Overall, Hearts of Stone is a fun but very straight-forward adventure
The one thing Hearts of Stone doesn’t offer that the standard Witcher game does is a series of surprising plot twists involving the unforeseen, horrific outcomes of your seemingly-mundane choices. There were times when the characters’ stories didn’t seem to add up, and I thought we were about to hit a curve, but it always turned out to be a case where they were explaining themselves very poorly rather than trying to mislead. There are no real twists or turns in this – Hearts of Stone tells you up front what the story’s going to involve and doesn’t deviate from that path.
Setting that aside, it’s really fun to play the heist and ghost-possession and haunted mansion sequences, and I disagree with reviewers who thought the ending was not exciting. It was abrupt, no question, but I still found it pretty satisfying.
How to actually do the end
When I was looking online for reactions to the end, I came across a lot of guides that claimed the only way to beat the ending race-against-the-clock sequence is to play it over and over again so that you can learn to bypass distractions and wrong solutions. Not true. You can beat this challenge on the first try just by following the queues the game gives you.
Spoilers, but, in the final sequence, Gunter O’Dimm transports Witcher to a creepy netherworld where he’s in a race against the clock to “solve a riddle.” You will know what the solution to the riddle is right away, because the riddle is not hard. This doesn’t give you any advantage, though, because the challenge is not actually solving the riddle; it’s finding an item that corresponds to the solution within the time limit. Gunter has placed a bunch of red herrings and distractions in Witcher’s path, and each is lit up with an eerie pink glow. The trick to this challenge isn’t to avoid the distractions; it’s to run through them as fast as you can.
In the first stage of the challenge, the pink glow disappears from a path whenever Witcher determines that it’s a dead end – over time, hitting all the dead ends systematically eliminates every path except for the right one, which you can follow to stage two. In stage two, Gunter O’Dimm keeps placing false solutions in front of Witcher and snatching them away as he approaches. It quickly becomes clear that running at the distractions won’t solve this problem, but, if you keep doing it anyway, running at the distractions will eventually place you on a trajectory that leads you to the right solution. By the time you get there, having followed too many dead ends will have triggered a monologue where Witcher thinks aloud about what the solution might be, ensuring that you recognize it when you see it.
You can hit all of the distractions and still finish on time – you just have to run.
WTF is Blood and Wine?
Blood and Wine is the second expansion to Witcher 3. It’s much, much larger than Hearts of Stone and makes the most sense if it’s played after the base game and Hearts of Stone are finished. It takes place in a completely new area and operates as a more self-contained game with a branching set of primary quests, multiple side quests, new monster contracts, and new treasure hunts. Unlike Hearts of Stone, it also ties back into the base game at strategic moments and serves as an epilogue to the whole story.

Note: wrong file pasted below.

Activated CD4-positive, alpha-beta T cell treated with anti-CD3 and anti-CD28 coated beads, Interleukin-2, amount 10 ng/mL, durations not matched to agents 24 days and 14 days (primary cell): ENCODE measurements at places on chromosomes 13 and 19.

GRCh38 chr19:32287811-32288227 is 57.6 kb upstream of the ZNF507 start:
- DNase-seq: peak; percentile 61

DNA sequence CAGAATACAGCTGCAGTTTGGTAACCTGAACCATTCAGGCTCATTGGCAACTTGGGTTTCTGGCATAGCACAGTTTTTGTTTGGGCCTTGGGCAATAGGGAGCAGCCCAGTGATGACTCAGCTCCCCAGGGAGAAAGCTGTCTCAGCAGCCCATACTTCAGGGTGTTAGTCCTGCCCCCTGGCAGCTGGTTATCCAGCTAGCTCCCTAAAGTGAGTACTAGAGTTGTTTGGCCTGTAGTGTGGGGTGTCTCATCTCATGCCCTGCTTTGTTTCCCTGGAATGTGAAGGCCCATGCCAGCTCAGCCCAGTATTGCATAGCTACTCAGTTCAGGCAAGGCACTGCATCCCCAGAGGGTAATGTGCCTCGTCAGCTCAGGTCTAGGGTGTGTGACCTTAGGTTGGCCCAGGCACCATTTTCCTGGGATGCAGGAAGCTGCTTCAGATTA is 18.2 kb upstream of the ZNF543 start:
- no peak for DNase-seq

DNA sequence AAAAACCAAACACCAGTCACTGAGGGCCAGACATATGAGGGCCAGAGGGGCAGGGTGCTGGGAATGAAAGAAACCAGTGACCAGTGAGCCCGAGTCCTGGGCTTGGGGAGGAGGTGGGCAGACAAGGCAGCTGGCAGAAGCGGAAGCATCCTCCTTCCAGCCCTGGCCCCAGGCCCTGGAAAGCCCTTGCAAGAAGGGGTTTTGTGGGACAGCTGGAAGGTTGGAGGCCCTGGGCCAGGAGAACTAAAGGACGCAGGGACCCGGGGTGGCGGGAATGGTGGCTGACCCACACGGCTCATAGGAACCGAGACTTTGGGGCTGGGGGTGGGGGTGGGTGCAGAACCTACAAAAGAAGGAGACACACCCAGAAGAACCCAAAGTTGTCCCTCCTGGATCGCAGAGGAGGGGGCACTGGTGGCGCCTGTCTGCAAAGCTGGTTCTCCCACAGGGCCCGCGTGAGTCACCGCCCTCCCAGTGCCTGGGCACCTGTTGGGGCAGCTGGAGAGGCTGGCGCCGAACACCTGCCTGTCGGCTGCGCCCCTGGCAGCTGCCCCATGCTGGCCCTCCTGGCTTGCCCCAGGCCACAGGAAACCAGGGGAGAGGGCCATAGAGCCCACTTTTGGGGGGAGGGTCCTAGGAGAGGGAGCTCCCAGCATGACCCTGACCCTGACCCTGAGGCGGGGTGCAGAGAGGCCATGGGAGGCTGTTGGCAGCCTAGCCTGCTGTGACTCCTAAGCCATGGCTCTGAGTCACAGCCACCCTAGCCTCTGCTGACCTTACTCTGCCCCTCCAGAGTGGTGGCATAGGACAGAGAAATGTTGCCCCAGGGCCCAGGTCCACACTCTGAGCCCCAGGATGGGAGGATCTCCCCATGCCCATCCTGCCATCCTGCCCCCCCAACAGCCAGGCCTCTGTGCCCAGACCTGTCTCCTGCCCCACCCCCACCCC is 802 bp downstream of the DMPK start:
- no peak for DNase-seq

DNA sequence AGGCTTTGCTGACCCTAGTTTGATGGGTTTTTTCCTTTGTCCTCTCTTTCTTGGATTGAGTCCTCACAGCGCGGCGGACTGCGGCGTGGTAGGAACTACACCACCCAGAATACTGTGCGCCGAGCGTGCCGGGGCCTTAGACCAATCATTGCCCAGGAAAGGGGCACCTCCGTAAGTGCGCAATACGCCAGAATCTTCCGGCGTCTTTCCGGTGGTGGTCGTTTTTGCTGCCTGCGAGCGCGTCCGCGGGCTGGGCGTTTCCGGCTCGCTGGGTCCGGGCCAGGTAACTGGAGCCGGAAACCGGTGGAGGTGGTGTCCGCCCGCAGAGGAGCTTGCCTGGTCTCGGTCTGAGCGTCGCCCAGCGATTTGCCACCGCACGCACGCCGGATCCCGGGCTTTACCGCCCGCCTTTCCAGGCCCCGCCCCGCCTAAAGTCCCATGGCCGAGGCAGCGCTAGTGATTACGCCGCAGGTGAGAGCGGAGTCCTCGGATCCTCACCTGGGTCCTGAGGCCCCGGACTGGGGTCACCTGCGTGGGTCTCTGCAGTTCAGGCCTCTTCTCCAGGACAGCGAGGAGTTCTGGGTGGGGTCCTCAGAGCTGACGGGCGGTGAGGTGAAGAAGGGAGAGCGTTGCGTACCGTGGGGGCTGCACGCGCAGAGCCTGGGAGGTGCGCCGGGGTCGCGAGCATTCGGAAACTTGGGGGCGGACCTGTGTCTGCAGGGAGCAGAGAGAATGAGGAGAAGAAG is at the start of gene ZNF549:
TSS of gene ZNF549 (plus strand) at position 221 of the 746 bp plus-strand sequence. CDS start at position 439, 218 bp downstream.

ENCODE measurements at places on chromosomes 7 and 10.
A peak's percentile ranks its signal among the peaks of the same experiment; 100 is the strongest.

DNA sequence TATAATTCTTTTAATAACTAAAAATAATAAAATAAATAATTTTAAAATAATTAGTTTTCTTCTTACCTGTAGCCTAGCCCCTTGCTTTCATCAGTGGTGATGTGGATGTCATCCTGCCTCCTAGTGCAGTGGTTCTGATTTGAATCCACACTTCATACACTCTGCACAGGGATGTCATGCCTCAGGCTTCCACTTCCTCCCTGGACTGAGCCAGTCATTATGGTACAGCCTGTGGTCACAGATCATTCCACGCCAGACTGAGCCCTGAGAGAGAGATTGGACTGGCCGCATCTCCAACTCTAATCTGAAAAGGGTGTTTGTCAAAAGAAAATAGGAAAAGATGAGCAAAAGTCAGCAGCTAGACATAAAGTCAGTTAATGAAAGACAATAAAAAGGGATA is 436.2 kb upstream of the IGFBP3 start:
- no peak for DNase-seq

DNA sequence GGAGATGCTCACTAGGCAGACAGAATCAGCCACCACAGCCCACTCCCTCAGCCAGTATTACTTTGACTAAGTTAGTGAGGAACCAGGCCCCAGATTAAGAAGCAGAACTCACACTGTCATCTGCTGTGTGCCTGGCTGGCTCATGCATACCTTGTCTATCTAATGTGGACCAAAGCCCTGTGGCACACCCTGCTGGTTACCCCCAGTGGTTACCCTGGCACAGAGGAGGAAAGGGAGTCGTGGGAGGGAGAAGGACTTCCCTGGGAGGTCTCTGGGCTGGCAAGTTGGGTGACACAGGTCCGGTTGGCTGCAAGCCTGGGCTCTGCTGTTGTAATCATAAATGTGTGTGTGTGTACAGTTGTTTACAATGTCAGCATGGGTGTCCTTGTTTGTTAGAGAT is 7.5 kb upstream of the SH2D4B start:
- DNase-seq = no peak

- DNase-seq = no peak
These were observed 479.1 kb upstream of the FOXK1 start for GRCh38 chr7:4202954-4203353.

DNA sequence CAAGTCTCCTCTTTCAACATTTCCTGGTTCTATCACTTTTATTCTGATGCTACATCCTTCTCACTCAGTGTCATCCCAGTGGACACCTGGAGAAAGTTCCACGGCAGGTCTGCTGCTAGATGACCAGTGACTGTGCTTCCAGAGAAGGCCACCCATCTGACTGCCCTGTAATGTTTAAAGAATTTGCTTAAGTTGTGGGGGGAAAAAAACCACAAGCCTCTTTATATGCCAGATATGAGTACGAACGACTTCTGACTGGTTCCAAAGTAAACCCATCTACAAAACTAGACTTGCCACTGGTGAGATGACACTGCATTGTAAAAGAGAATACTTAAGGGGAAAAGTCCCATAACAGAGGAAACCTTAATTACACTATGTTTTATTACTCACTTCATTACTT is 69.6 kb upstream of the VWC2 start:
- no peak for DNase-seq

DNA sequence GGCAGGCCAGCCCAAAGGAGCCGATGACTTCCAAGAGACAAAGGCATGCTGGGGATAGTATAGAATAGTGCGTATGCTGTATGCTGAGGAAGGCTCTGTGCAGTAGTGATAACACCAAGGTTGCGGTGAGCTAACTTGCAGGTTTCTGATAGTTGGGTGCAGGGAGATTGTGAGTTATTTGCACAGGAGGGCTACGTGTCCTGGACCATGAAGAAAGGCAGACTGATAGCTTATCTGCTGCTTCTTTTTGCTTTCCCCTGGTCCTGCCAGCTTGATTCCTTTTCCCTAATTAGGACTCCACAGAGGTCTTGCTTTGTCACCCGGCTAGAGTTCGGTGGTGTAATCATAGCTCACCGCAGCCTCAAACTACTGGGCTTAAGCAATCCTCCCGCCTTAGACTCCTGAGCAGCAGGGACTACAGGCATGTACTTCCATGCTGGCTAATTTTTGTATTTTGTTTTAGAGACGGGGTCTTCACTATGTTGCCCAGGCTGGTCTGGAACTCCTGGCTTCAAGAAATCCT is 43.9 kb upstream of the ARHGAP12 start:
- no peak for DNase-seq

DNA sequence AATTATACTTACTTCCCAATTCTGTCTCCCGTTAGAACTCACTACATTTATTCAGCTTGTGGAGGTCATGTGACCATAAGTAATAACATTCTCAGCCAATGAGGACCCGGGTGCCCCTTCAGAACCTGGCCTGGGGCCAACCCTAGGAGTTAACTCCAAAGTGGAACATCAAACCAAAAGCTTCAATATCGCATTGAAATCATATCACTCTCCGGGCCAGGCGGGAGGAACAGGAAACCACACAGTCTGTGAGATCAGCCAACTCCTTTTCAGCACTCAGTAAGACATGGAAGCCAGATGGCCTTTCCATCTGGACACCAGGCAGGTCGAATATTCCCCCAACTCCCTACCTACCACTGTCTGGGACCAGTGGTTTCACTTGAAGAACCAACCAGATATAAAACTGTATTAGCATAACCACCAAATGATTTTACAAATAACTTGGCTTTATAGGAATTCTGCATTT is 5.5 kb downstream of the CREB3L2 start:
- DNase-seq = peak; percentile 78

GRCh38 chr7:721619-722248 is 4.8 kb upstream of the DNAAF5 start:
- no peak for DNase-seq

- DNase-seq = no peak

In Blood and Wine, Witcher travels to the French-seeming duchy of Toussaint, which is under attack from a vampire. The Duchess hires Witcher to kill the vampire, but he quickly gets pulled into a much more complicated story of love, revenge, conspiracy, and betrayal. For much of the story, he’s teamed up with at least one other character – the Duchess, her estranged sister, or a friendly vampire from the books called Regis. Once the full horror of the situation has been revealed, players are presented with a choice in how to handle it, which means selecting one of two different story branches that each foreclose on certain endings and spell unwitting doom for some of the characters.
Like Hearts of Stone, the stakes are much lower than they are in the base game – Wild Hunt was about wrapping up all the major story lines in Witcher’s life and saving the entire world from impending doom. Hearts of Stone is about one man we’ve just met, and Blood and Wine is about one province we’re only a little attached to. That said, there are many more layers to Blood and Wine and many more possible outcomes.
In addition to the sprawling set of quests players can complete, Blood and Wine also introduces a new Gwent deck to collect, new gear, a new mutagen system that essentially gives Witcher superpowers, more slots for skill upgrades, and – perhaps most delightfully – a side project in which Witcher starts renovating a vineyard in his spare time.
However the story ends, it’s capped off with a sequence where one of Witcher’s friends from the base game comes to visit him in Toussaint, and he seems to consider retiring there, now that his long, long series of quests has ended.
How is it?
It’s pretty amazing. The major review sites are reporting that the content adds about 20 hours of additional gameplay, which sounds about right. Blood and Wine definitely feels like the last-last-last instalment in this story. Wild Hunt drew the major plot lines to a beautiful close, and this expansion feels like a way of letting players do a bunch of left-over cool things – like making enemies explode by way of suped-up mutagens, or fighting with a sword that gets stronger and levels up with you as you deal damage, or winning one last Gwent tournament with a brand new deck – before they say goodbye.